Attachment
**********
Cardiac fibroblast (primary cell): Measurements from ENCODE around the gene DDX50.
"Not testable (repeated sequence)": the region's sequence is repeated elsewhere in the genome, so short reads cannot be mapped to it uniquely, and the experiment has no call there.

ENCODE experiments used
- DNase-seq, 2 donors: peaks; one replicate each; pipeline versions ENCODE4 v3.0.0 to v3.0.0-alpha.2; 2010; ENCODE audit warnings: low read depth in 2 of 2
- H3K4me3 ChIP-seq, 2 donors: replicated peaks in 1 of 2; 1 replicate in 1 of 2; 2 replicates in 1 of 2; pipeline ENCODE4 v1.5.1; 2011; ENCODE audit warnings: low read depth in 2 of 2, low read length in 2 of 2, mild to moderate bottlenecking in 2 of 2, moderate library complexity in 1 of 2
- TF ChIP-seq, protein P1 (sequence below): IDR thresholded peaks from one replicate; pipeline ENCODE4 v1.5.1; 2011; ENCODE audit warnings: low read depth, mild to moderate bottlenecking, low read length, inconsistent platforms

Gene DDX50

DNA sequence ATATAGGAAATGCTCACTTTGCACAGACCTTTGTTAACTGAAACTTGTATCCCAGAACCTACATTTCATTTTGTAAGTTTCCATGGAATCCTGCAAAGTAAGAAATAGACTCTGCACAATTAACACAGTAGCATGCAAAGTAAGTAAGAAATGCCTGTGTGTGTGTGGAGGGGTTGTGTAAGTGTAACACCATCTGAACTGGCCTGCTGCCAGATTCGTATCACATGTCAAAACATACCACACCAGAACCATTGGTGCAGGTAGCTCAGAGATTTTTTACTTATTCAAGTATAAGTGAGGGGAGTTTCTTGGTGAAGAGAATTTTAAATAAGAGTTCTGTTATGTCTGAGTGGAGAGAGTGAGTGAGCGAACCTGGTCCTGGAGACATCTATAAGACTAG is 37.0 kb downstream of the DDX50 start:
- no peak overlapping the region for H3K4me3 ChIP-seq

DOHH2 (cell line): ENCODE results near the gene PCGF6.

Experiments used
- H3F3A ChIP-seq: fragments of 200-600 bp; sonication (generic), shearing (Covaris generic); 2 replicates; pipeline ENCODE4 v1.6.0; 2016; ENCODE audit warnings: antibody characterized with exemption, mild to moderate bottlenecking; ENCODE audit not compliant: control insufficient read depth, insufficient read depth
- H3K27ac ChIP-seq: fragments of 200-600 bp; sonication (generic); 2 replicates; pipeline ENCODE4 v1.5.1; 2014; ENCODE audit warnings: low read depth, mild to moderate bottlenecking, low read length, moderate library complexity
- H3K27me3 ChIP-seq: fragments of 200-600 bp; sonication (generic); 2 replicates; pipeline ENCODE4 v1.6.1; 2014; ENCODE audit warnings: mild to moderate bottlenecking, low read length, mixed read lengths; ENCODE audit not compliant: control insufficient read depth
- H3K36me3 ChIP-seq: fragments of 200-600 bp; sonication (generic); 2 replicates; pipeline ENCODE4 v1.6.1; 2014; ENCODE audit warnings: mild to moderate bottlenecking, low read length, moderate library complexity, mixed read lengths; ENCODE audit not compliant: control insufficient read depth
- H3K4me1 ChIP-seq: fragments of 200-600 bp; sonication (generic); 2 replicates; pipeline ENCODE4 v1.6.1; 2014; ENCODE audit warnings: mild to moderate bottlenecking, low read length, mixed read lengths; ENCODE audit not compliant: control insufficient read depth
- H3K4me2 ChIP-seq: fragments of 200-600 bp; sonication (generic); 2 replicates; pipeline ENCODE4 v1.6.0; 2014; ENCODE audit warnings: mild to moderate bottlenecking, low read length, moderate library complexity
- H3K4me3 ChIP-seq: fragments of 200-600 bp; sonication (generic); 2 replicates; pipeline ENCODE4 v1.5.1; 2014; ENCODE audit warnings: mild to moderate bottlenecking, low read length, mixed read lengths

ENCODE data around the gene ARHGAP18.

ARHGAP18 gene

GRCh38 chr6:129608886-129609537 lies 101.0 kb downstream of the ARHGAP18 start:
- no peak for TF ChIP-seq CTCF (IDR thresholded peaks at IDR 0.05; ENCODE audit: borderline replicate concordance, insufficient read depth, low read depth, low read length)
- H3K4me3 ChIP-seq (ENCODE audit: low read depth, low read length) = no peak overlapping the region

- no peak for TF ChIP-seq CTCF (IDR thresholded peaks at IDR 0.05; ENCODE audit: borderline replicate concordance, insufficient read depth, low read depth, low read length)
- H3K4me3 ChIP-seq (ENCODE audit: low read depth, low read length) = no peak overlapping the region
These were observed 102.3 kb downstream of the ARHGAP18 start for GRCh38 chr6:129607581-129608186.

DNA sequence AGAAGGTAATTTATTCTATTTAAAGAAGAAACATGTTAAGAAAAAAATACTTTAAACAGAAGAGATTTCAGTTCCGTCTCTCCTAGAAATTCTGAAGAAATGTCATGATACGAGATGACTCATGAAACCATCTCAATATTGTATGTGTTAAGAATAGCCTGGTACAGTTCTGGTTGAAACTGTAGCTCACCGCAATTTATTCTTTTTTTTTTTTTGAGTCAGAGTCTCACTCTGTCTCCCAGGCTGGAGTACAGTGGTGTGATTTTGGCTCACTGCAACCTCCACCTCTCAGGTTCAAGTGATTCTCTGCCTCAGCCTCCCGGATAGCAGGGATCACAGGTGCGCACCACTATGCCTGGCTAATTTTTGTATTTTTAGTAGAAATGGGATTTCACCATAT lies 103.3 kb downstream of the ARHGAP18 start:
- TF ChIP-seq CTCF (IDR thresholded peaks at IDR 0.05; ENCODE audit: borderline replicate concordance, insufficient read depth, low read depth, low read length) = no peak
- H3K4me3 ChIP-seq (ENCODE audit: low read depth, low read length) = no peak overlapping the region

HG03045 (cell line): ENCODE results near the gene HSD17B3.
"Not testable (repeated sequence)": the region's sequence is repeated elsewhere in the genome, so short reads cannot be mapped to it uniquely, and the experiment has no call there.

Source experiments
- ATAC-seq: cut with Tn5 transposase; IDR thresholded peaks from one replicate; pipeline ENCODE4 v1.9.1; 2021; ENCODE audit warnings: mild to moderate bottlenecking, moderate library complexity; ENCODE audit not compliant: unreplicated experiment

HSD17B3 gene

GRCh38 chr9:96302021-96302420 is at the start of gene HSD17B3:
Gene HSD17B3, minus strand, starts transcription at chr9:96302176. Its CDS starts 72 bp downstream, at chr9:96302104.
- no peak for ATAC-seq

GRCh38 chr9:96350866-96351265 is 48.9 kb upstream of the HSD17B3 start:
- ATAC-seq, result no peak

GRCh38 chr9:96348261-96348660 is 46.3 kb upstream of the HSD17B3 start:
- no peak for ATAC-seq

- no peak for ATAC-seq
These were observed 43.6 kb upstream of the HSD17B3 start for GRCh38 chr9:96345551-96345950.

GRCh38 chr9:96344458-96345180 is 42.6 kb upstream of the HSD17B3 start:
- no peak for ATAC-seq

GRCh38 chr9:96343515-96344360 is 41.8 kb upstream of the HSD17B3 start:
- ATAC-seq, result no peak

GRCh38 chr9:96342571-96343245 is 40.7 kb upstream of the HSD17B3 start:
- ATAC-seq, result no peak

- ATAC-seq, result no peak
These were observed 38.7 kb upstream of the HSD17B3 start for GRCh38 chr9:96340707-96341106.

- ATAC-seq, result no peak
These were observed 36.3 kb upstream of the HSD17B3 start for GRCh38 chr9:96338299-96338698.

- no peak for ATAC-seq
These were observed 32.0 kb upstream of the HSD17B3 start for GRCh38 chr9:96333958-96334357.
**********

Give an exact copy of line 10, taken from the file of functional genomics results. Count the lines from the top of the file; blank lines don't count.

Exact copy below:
DOHH2 (cell line): ENCODE results near the gene PCGF6.